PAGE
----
Winding Oak's Bookology Magazine

Anita Silvey

Let Your Voice Be HeardWe are so pleased to have author and edu­ca­tor Ani­ta Sil­vey talk with us about her book Let Your Voice Be Heard: The Life and Times of Pete Seeger, our Book­storm this month.

Do you remem­ber when you were first aware of Pete Seeger as a child or teenag­er?

In my sopho­more year in col­lege, I came down with mono and had to be sequestered from oth­er stu­dents. So I taught myself gui­tar as a way to pass the long con­va­les­cent hours. That was the semes­ter I fell in love with Pete Seeger.

What made you want to write a book about Pete Seeger?

I had inter­viewed Pete for Every­thing I Need to Know I Learned from a Children’s Book. I was talk­ing to Dinah Steven­son of Clar­i­on about that inter­view, and she men­tioned that she had tried, unsuc­cess­ful­ly, to get one of her writ­ers inter­est­ed in a book on the Weavers. I myself didn’t see the Weavers as the sub­ject of a book but men­tioned that a biog­ra­phy of Pete, with a chap­ter on the Weavers, would be an excit­ing project. That con­ver­sa­tion began an eight-year pub­lish­ing process.

You begin the book with the Peek­skill con­cert which turned out to be life-threat­en­ing. Why did you choose to begin there?

Pete always talked about the Peek­skill con­cert and the ride home as among the most fright­en­ing moments of his life. That inci­dent show­cas­es one of the themes of the book. No mat­ter what hap­pened to him, Pete Seeger did not allow any­thing to keep him from singing.

Pete Seeger

Pete Seeger, 2011, Cre­ative Com­mons

Were there any “truths” you thought were true but your research proved were oth­er­wise?

There were so many things I didn’t know: for 10 years he was harassed dur­ing the McCarthy era; he had dif­fi­cul­ties appear­ing on tele­vi­sion, even after he was cleared. The extent of his activities—for unions, civ­il rights, peace, the environment—amazed me. I could have writ­ten 10,000 words about any year in Pete’s life.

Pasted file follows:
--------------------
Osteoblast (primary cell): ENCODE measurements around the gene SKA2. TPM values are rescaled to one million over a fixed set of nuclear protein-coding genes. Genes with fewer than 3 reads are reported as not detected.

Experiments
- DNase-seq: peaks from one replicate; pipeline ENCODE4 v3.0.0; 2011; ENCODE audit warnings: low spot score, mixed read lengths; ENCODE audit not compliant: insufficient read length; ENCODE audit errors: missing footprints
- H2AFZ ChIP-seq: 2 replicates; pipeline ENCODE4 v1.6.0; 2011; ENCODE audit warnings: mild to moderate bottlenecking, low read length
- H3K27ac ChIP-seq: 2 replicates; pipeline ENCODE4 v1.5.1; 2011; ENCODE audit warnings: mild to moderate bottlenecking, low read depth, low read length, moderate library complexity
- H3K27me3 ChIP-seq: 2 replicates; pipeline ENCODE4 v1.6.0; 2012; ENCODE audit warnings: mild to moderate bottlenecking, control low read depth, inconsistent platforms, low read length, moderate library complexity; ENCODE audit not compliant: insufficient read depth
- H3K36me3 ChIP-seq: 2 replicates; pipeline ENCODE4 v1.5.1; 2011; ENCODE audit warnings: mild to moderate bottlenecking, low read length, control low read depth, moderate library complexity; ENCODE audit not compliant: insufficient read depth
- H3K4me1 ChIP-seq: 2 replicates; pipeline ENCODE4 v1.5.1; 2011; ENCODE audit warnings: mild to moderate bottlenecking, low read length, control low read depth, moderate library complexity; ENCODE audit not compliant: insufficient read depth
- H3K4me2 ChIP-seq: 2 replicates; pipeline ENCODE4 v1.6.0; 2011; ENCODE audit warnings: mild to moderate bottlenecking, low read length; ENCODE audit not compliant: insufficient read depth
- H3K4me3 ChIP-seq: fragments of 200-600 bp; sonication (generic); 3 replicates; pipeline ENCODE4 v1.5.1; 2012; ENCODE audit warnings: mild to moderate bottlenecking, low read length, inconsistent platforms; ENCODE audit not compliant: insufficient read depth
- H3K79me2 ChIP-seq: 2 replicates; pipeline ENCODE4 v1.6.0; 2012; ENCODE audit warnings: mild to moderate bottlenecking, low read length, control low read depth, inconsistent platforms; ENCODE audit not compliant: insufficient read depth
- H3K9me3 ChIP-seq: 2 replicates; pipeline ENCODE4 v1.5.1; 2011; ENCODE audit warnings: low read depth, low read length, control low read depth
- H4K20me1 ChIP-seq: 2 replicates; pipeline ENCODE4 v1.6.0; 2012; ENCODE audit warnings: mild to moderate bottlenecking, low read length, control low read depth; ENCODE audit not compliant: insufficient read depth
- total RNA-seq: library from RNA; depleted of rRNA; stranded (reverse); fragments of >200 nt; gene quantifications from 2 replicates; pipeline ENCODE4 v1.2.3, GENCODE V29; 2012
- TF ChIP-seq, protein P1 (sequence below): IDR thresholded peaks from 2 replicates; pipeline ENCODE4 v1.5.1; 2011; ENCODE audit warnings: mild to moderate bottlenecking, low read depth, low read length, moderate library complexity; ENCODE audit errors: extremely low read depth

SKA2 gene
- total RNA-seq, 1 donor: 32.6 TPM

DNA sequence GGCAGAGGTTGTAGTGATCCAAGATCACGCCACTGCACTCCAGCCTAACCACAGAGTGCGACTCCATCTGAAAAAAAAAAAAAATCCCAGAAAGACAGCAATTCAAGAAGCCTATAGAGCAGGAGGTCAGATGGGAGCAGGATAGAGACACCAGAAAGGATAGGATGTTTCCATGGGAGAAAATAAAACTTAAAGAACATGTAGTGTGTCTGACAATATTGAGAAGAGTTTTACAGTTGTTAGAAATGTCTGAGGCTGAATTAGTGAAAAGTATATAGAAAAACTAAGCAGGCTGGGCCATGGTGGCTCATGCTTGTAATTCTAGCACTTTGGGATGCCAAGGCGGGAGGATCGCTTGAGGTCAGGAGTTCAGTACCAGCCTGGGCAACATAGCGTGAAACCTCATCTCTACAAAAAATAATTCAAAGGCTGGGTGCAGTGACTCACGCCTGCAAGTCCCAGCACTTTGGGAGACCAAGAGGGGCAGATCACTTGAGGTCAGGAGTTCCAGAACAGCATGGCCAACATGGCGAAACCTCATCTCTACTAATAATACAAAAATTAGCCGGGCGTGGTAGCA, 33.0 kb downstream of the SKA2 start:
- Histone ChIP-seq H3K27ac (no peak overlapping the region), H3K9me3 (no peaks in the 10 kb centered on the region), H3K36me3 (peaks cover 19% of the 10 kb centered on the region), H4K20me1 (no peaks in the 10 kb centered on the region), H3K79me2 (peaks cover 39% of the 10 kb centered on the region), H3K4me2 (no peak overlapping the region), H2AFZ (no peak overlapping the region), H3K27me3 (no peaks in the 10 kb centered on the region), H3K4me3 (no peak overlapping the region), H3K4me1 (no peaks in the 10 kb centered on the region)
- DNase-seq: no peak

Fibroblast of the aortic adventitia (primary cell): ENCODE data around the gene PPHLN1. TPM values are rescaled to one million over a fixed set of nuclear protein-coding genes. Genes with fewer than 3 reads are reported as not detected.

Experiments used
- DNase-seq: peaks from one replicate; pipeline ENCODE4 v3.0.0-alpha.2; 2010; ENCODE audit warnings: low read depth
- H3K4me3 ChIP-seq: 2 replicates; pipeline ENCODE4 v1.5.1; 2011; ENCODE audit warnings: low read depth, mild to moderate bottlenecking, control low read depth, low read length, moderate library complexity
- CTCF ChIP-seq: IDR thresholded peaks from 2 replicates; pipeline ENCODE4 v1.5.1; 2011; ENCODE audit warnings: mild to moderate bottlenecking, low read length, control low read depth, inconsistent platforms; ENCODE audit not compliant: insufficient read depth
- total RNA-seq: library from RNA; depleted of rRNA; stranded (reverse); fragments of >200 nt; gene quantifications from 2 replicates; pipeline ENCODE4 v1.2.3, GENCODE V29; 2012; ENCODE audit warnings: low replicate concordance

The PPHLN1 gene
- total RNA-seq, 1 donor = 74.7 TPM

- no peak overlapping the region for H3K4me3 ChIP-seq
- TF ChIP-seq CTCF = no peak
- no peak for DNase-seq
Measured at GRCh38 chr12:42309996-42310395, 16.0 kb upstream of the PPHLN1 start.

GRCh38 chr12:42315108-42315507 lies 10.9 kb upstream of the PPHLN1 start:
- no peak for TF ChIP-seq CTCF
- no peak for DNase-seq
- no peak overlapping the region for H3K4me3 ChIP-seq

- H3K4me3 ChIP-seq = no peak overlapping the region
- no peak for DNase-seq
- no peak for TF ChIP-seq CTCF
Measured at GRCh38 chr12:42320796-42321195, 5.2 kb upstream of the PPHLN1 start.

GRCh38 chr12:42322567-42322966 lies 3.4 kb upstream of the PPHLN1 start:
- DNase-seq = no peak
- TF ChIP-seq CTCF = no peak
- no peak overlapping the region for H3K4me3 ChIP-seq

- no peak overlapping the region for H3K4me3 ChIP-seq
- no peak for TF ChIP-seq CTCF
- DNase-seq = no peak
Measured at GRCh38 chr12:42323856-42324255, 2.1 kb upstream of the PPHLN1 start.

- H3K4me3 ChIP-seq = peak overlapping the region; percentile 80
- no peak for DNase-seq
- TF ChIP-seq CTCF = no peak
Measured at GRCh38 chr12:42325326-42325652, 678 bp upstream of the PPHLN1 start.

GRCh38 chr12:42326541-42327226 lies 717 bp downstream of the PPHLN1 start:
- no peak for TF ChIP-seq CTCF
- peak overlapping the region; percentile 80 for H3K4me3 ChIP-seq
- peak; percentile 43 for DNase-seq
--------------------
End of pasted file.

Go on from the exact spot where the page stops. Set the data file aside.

Did you find a lot of fac­tu­al mate­r­i­al that you had to check in sev­er­al sources before you includ­ed it in the book?

You have just described the process of writ­ing nar­ra­tive nonfiction—lots of sources, both pri­ma­ry and sec­ondary, lots of bal­anc­ing opin­ions. Basi­cal­ly I had to do that for every sen­tence that I wrote.

How do you plan an inter­view with the sub­ject of a biog­ra­phy?

With Pete it was easy. I would have a cou­ple of ques­tions that I need­ed clar­i­fy­ing. He would do all the rest. Two hours lat­er I’d be off the phone with infor­ma­tion I didn’t even know I need­ed.

When you inter­viewed Pete Seeger, what sur­prised you the most in his respons­es?

His gen­eros­i­ty of time. And he sang to me.

Pete Seeger's banjo

Pete Seeger’s ban­jo, Cre­ative Com­mons

What proved to be the hard­est infor­ma­tion for you to find about Pete Seeger?

Toshi Seeger and Pete clear­ly tried to keep fam­i­ly infor­ma­tion out of the press. In the end I hon­ored that desire and kept details about the fam­i­ly to a min­i­mum.

In your After­word, you write, “Biog­ra­phers have a respon­si­bil­i­ty to exam­ine the facts, remain as unbi­ased as pos­si­ble, and tell the truth about their sub­jects.” You fol­low this up by shar­ing that “When I read the files that the FBI had gath­ered about Pete Seeger, and I stud­ied the com­plete tes­ti­mo­ny of Pete Seeger’s appear­ance before the House Un-Amer­i­can Activ­i­ties Com­mit­tee, I became angry and dis­turbed.” In con­clu­sion, you stat­ed, “I offer up his sto­ry in the hope that as a nation we nev­er again turn on our own cit­i­zens and do them the same kind of injus­tice.”

After writ­ing this book, do you feel that tak­ing a stance in a non­fic­tion book is accept­able for an author?

I think writ­ers for chil­dren need to admit to a bias if they have one. I didn’t make this type of state­ment in Untamed: The Wild Life of Jane Goodall. For that book, I remained much more impar­tial through­out the process. Alert­ing chil­dren to the bias of a writer helps them inter­pret non­fic­tion and can send them to oth­er sources. Some­times when asked by an adult friend about some­thing, I remind them that I am not impar­tial on this top­ic. I believe chil­dren deserve the same respect.

2 Responses to Anita Silvey

  1. eve robillard September 15, 2016 at 2:36 pm #

    So very inter­est­ing. And inspir­ing.

  2. Liza Ketchum September 15, 2016 at 3:36 pm #

    How won­der­ful that he sang to you–and on the phone?! I can’t wait to read this book.

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